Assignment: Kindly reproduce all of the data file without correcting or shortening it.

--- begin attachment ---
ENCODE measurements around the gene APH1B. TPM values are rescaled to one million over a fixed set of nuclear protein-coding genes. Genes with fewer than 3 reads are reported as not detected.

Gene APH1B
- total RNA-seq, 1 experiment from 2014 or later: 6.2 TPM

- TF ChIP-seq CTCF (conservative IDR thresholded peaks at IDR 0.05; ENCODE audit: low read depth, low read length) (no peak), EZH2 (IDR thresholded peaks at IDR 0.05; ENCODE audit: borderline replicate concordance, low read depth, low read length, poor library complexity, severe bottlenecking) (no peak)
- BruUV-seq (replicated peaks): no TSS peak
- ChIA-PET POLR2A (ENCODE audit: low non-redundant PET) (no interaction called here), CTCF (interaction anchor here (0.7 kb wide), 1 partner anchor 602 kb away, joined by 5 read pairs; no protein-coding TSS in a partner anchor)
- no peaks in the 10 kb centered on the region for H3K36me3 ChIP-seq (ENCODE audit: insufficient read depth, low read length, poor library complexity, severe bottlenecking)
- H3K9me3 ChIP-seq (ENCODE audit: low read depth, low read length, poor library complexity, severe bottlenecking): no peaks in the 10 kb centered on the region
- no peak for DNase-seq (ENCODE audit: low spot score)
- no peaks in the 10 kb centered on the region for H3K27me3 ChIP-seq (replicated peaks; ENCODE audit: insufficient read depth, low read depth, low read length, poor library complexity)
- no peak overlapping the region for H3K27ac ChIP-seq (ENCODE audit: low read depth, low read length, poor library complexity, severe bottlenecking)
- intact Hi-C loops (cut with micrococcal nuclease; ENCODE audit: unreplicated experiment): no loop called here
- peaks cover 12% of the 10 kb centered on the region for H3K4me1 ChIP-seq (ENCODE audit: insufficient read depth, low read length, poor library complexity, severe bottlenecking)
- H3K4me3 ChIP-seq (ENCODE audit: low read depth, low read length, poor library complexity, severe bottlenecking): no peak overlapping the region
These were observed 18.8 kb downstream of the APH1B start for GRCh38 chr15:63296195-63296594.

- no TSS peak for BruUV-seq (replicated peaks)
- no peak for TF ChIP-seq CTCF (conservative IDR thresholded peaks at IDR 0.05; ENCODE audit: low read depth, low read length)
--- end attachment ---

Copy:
ENCODE measurements around the gene APH1B. TPM values are rescaled to one million over a fixed set of nuclear protein-coding genes. Genes with fewer than 3 reads are reported as not detected.

Gene APH1B
- total RNA-seq, 1 experiment from 2014 or later: 6.2 TPM

- TF ChIP-seq CTCF (conservative IDR thresholded peaks at IDR 0.05; ENCODE audit: low read depth, low read length) (no peak), EZH2 (IDR thresholded peaks at IDR 0.05; ENCODE audit: borderline replicate concordance, low read depth, low read length, poor library complexity, severe bottlenecking) (no peak)
- BruUV-seq (replicated peaks): no TSS peak
- ChIA-PET POLR2A (ENCODE audit: low non-redundant PET) (no interaction called here), CTCF (interaction anchor here (0.7 kb wide), 1 partner anchor 602 kb away, joined by 5 read pairs; no protein-coding TSS in a partner anchor)
- no peaks in the 10 kb centered on the region for H3K36me3 ChIP-seq (ENCODE audit: insufficient read depth, low read length, poor library complexity, severe bottlenecking)
- H3K9me3 ChIP-seq (ENCODE audit: low read depth, low read length, poor library complexity, severe bottlenecking): no peaks in the 10 kb centered on the region
- no peak for DNase-seq (ENCODE audit: low spot score)
- no peaks in the 10 kb centered on the region for H3K27me3 ChIP-seq (replicated peaks; ENCODE audit: insufficient read depth, low read depth, low read length, poor library complexity)
- no peak overlapping the region for H3K27ac ChIP-seq (ENCODE audit: low read depth, low read length, poor library complexity, severe bottlenecking)
- intact Hi-C loops (cut with micrococcal nuclease; ENCODE audit: unreplicated experiment): no loop called here
- peaks cover 12% of the 10 kb centered on the region for H3K4me1 ChIP-seq (ENCODE audit: insufficient read depth, low read length, poor library complexity, severe bottlenecking)
- H3K4me3 ChIP-seq (ENCODE audit: low read depth, low read length, poor library complexity, severe bottlenecking): no peak overlapping the region
These were observed 18.8 kb downstream of the APH1B start for GRCh38 chr15:63296195-63296594.

- no TSS peak for BruUV-seq (replicated peaks)
- no peak for TF ChIP-seq CTCF (conservative IDR thresholded peaks at IDR 0.05; ENCODE audit: low read depth, low read length)